Volume 5, Number 3                             October 29, 2001

The Farmer

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The Mathematics of a Sinking Ship

by Dr. Ridgely Abdul Muímin Muhammad

 

Do you remember what happened in 1995? Minister Farrakhan redeemed part of the 4500 acre farm that the Honorable Elijah Muhammad had here in Georgia and 2 million black men showed up in Washington, D.C. for the Million Man March. From the point of view of the American government this was threatening: two million potential soldiers and land on which to grow their own food. What do you think that America decided to do, sit back and do nothing? In 1996 she put into law the "Freedom to Farm Bill" which essentially removed government price support programs for the major commodities. This article will show you the economic effects of that shift.

But first let me say that starting on October 16, 2001 I was blessed to be sequestered for eight days as a member of the Commission established to restructure and reorganize the Nation of Islam to make it operate more efficiently. We were meeting to improve the Nation of Islam as America was feeling the ripple effect of the September 11th bombing of the World Trade Center and Pentagon. The irony was not overlooked.

I was honored to be among so many great minds and dedicated servants to our people. It was comforting to see that among us there was someone who had expertise in solving almost any problem that Black people or any people in America were facing. I felt that there was someone among us to watch our collective backs on each of the essential needs of our people. For some animals the responsibility of providing the essential needs for survival are left to each individual. However, in a civilized society one must depend on others and must contribute to others to insure survival of the group or society.

For so long the question of food has never been a concern for Americans. Americans spend only 6% of their income on food whereas the average for the rest of the world is 21%. Food is cheap. Cheap food insures that the factory workers and other city dwellers will stay pacified and not revolt against the government, as they did in France under the rule of King Louis XVI when the price of food got too high.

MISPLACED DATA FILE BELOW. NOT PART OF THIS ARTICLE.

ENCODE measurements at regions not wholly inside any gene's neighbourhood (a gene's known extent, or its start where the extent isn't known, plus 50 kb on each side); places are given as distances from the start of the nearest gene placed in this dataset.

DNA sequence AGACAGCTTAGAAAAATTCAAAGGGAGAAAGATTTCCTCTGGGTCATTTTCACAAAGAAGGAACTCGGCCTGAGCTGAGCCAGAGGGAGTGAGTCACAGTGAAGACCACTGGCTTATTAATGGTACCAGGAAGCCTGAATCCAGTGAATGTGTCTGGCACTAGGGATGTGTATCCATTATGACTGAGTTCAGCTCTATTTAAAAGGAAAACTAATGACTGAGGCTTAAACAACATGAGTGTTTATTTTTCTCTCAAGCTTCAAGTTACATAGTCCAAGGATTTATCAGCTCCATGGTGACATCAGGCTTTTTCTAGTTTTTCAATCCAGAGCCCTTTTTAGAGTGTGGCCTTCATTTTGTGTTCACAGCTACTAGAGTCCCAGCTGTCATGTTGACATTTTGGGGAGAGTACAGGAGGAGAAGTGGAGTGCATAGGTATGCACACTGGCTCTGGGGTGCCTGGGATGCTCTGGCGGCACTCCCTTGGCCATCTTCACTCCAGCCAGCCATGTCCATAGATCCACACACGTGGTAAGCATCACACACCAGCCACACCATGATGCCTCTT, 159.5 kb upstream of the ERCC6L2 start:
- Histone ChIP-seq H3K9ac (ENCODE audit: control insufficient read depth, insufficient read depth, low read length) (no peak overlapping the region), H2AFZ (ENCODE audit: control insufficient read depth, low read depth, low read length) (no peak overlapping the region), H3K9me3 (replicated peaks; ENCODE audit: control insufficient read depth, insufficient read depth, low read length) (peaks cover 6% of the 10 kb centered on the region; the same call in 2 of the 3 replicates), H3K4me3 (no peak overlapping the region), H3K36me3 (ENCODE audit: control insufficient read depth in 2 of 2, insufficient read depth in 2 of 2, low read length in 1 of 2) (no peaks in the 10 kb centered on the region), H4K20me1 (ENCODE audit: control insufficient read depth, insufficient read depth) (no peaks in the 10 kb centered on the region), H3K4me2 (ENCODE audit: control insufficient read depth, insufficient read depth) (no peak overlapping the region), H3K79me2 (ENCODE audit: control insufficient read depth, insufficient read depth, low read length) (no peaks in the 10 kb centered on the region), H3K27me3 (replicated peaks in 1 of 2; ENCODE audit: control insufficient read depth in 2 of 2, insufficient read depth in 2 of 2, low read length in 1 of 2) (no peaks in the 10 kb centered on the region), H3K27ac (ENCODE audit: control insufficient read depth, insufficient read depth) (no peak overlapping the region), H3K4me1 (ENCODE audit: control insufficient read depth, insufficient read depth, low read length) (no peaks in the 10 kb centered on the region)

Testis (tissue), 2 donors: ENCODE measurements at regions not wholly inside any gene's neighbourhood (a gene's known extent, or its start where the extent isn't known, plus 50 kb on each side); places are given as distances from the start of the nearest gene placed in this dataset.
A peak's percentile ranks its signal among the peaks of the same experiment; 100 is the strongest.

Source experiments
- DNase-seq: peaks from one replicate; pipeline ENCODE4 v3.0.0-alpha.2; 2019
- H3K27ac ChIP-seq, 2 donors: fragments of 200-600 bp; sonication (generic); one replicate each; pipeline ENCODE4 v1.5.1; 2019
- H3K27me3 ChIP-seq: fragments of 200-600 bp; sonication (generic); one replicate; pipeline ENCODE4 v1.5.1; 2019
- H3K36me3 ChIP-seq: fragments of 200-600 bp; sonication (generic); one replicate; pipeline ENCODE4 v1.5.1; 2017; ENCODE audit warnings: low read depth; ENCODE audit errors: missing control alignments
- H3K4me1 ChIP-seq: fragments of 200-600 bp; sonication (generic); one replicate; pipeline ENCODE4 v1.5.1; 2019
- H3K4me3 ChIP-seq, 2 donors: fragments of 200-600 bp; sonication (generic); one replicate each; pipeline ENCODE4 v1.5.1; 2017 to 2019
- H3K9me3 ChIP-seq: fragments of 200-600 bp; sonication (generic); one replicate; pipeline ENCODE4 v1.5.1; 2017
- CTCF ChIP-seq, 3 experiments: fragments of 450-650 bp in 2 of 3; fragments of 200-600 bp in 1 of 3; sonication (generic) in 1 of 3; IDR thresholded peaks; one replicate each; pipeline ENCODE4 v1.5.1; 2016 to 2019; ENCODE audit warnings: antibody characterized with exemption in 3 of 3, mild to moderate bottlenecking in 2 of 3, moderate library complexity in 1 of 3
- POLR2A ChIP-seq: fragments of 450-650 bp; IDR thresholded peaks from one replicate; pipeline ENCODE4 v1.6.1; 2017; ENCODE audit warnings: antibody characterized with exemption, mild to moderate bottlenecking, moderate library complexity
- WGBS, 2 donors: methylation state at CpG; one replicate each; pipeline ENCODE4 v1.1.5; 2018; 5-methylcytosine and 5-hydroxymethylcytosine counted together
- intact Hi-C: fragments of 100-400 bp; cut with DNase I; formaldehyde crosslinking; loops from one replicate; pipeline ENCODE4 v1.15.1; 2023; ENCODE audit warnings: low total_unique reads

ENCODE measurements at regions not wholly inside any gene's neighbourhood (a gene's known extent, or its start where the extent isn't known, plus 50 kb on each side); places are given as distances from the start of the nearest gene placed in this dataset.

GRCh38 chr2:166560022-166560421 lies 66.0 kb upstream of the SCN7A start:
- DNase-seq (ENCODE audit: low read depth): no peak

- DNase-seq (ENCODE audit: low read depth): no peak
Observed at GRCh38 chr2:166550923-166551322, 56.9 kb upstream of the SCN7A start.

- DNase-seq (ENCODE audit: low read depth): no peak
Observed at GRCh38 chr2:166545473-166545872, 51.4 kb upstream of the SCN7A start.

The news media has not focused on the fact that over the last 3 to 4 years the level of suicide among farmers has increased dramatically. The media is doing features like "The Fleecing of America" and using farm subsidies as the culprits. Therefore in this article I will show you a mathematical glimpse of the iceberg that has already struck the "Ship of State".

We farm in Southwest Georgia which is the agricultural back bone for this state and supplies a substantial percent of peanuts and cotton for the entire country. Her 3.11 million acres of cropland devoted to row crops are divided into 330,000 acres of soybeans, 510,000 acres of peanuts, 420,000 acres of corn, 350,000 acres of wheat and 1,500,000 acres of cotton. Although Georgia is the second largest grower of fresh vegetables in the country, only 115,000 acres are devoted to vegetables. This shows the dominance of row crops for the agricultural economy of Georgia.

The given assumption in Southwest Georgia is that if you are farming less than 5,000 acres you need to turn your farm into a hunting plantation. And that is just what is being done. So for our analysis we will look at a "typical" 5,000 acre farm in Southwest Georgia. We say "typical" because we will divide the cropland acres according to distribution of those crops for the 3.11 million acres of cropland for the state. Our "typical" farm therefore, will grow 531 acres of soybeans, 820 acres of peanuts, 675 acres of corn, 563 acres of wheat and 2412 acres of cotton.

Our farm is "typical" in terms of its cost of production which is based on average costs as estimated by the University of Georgia Agricultural Economics Department. Our farm receives the average price which is the market price for this area of Georgia. Farmers do not set prices. Agriculture is one of the last true competitive markets where supply and demand determine prices and not monopolies or oligopolies (cartels). The farmer generally will not know what price he can expect until after harvest.

Now letís look at Table 1 (below) and take soybeans as an example. This typical farmer grows 531 acres of soybeans and sells it at the market price of $3.92 and receives $62,392. His variable costs (seed, fertilizer, chemicals, labor and harvesting, etc.) are $65,936 which are $3,544 over his gross sales. Therefore soybeans does not return enough money to pay for its immediate costs for producing it. When you add in the fixed costs (land and equipment leases, insurance, taxes, interest, depreciation and repairs), this typical farmer loses another $33, 838 which results in a grand loss of $37,382.